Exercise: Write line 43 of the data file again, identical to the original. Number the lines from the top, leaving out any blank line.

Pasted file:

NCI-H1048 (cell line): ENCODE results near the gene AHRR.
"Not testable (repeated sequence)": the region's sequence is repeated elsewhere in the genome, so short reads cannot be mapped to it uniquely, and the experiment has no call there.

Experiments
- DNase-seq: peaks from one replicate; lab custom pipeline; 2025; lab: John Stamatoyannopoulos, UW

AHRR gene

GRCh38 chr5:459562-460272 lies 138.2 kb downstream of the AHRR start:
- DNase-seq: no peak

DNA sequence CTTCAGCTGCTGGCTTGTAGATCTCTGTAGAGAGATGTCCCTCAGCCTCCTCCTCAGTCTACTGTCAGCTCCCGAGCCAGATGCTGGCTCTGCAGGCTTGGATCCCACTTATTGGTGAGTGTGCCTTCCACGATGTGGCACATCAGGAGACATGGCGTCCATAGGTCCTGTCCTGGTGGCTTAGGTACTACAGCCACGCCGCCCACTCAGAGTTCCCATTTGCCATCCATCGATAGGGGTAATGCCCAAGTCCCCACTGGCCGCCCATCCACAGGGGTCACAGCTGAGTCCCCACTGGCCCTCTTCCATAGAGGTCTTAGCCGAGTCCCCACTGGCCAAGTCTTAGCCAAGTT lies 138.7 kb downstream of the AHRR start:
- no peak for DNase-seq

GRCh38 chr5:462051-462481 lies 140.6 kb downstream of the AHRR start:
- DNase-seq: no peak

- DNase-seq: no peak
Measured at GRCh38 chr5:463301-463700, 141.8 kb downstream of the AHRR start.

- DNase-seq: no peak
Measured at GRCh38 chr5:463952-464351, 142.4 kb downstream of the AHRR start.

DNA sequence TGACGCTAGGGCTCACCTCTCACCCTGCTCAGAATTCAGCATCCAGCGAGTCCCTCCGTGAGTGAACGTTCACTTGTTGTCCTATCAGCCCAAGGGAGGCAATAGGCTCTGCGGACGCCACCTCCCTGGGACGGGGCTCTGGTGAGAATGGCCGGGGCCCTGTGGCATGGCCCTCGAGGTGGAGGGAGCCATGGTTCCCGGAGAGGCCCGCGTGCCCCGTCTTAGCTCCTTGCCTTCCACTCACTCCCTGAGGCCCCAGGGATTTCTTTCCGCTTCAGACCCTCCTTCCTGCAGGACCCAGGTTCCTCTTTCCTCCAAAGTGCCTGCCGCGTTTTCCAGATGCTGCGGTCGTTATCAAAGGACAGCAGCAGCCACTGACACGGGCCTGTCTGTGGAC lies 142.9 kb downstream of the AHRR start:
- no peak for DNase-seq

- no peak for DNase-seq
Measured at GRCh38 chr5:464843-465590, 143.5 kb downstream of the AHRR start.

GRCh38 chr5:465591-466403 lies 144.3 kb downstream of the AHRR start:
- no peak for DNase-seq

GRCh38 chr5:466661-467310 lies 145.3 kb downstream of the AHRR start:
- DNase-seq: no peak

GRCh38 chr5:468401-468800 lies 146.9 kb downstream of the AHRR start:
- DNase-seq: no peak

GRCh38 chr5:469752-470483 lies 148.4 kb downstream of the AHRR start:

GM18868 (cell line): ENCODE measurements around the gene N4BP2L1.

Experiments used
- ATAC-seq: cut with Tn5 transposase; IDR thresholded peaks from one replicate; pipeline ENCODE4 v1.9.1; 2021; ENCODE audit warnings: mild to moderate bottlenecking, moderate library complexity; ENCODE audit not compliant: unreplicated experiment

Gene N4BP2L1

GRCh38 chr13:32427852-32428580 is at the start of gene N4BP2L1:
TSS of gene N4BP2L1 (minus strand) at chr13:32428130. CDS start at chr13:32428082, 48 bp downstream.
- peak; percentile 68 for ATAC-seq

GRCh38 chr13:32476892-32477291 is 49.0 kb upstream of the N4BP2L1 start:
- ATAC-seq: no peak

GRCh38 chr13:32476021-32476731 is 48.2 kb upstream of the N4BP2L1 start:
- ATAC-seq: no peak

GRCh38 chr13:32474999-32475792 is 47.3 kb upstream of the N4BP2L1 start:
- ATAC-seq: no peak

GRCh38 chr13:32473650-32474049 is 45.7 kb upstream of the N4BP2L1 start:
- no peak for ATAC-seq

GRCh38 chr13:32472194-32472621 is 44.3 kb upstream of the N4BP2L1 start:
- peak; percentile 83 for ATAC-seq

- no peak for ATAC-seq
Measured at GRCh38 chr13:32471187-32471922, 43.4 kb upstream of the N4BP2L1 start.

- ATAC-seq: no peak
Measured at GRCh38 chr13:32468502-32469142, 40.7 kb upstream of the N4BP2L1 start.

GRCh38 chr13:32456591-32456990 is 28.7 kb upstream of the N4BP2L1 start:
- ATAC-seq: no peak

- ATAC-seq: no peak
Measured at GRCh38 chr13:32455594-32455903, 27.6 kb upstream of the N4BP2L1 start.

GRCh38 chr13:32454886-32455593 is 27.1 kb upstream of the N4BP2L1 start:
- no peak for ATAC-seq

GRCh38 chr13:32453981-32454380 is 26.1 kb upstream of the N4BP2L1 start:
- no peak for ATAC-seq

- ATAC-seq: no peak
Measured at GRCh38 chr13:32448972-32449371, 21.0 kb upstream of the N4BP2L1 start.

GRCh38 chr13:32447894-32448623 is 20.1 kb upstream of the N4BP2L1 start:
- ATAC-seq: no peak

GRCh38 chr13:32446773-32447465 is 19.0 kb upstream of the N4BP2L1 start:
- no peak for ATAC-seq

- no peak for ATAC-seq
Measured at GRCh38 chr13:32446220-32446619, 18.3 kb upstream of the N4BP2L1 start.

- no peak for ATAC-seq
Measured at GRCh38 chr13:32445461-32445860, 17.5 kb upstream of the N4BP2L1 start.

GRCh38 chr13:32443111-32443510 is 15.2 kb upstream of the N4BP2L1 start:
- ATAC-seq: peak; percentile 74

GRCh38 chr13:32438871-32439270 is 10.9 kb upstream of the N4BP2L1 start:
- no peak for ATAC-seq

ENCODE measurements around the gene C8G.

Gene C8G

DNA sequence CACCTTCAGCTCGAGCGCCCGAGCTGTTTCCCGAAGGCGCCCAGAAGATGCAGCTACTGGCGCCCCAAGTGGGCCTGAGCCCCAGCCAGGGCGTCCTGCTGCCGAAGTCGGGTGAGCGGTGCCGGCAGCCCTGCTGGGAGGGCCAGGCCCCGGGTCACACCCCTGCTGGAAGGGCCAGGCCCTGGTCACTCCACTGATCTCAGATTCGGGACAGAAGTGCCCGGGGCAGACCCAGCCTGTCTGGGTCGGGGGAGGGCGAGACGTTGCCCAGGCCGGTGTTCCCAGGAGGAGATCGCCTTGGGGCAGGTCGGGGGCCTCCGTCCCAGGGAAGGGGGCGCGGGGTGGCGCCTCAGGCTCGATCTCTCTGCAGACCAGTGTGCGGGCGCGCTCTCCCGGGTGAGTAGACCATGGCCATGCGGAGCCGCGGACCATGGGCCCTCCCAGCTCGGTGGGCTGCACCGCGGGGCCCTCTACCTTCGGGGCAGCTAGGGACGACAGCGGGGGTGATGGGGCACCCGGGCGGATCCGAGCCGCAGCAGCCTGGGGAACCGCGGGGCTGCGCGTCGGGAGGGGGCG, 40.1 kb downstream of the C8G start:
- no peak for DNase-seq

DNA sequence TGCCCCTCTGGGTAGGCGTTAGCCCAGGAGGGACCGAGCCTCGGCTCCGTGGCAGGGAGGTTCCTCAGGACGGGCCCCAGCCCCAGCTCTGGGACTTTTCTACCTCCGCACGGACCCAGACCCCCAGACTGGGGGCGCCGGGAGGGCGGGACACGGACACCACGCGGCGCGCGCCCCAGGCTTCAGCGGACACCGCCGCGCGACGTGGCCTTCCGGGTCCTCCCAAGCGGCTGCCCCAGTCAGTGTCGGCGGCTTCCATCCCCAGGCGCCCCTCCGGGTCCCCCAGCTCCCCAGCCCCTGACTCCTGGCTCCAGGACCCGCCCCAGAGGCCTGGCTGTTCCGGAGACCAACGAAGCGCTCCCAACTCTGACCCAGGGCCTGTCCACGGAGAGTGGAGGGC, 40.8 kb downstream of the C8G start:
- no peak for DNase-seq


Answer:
- peak; percentile 83 for ATAC-seq